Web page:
The Outer Worlds Has Two Advantages Over Starfield

And I hope the sequel can lean into them

Alex Rowe

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The Outer Worlds title screen.
This remaster has received some great patches since it launched earlier this year. Xbox Series S screenshot taken by the author.

The release of Starfield killed my personal hype for The Outer Worlds 2 — even though Obsidian’s 2019 original is still one of my favorite games. Bethesda’s new game is cut from a similar cloth, with both games leaning heavily on the design lessons of past first-person open world RPGs made by each company. Both development studios are now also owned by Microsoft, meaning that there’s only so much room in their portfolio for space games about shooting things and getting loot.

The Outer Worlds 2 is still a way off from launch, so there’s time for me to build excitement again — but man. Bethesda really took some of the same fundamental concepts and ran much further down the proverbial road with them thanks to the magic of money. Starfield has more scope, more mechanical complexity, more loot, and even has an excellent implementation of the jetpack concept from Outer Worlds 2’s wonderful ancient teaser trailer.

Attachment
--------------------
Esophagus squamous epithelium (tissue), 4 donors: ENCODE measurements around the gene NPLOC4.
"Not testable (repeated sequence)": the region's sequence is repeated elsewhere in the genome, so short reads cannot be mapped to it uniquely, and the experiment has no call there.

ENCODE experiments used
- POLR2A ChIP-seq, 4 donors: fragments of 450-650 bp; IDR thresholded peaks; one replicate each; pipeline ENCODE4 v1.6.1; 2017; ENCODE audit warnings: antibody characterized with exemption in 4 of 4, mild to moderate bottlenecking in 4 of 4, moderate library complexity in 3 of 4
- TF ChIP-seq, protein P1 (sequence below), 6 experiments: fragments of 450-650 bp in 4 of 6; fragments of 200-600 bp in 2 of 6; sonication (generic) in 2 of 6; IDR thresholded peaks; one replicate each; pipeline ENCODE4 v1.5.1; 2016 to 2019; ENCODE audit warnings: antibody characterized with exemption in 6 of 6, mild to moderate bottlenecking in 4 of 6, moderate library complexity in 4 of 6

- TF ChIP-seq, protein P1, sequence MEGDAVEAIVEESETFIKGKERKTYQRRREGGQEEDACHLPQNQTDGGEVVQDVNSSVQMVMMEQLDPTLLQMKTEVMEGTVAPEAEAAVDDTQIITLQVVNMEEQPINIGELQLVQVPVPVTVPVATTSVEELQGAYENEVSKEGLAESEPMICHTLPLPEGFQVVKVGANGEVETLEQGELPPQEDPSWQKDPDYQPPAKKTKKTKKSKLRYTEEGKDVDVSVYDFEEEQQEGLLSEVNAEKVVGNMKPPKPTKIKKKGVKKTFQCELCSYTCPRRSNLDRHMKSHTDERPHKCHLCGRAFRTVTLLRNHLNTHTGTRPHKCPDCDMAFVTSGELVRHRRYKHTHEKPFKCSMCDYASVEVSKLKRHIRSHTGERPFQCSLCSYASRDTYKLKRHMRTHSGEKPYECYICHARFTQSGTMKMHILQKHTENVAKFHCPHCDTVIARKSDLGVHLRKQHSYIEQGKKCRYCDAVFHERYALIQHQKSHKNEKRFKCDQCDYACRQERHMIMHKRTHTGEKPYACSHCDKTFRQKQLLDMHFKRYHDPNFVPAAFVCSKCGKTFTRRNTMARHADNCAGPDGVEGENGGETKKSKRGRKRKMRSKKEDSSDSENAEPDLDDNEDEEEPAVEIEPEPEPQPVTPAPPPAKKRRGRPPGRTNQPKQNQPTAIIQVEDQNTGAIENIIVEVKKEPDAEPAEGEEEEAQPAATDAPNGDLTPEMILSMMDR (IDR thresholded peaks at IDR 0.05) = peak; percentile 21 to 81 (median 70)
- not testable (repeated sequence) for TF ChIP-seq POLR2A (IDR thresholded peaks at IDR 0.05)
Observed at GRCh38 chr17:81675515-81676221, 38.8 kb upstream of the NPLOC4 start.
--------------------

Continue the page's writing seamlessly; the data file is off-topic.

How then do you market a sequel to the smaller budget Outer Worlds when your sister studio has come in and dropped one of the largest, coolest RPGs of all time? Perhaps by playing into Obsidian’s strengths! Their games are some of the best examples of the RPG genre ever made, even in the face of this new essentially endless behemoth of a space game.

Having played dozens of hours of both titles, here are the two ways in which The Outer Worlds totally crushes its modern counterpart. I know that it’s not really “fair” to compare two games that released so far apart that are so different in terms of budget. However, they both hail from the same legacy of game design, and random game thought experiments are fun. I mean no disrespect to the humans that made either game, and I think that criticism is a great way to pry apart designs and push for better games in the future.

The Outer Worlds’ slow- motion combat mechanic in action.
Xbox Series S screenshot of The Outer Worlds taken by the author.

Combat Feel

Right from the beginning, combat encounters in The Outer Worlds are more fun to play than those in Starfield. The weapons are more fun to use, and the slow motion “Tactical Time Dilation” system is a…

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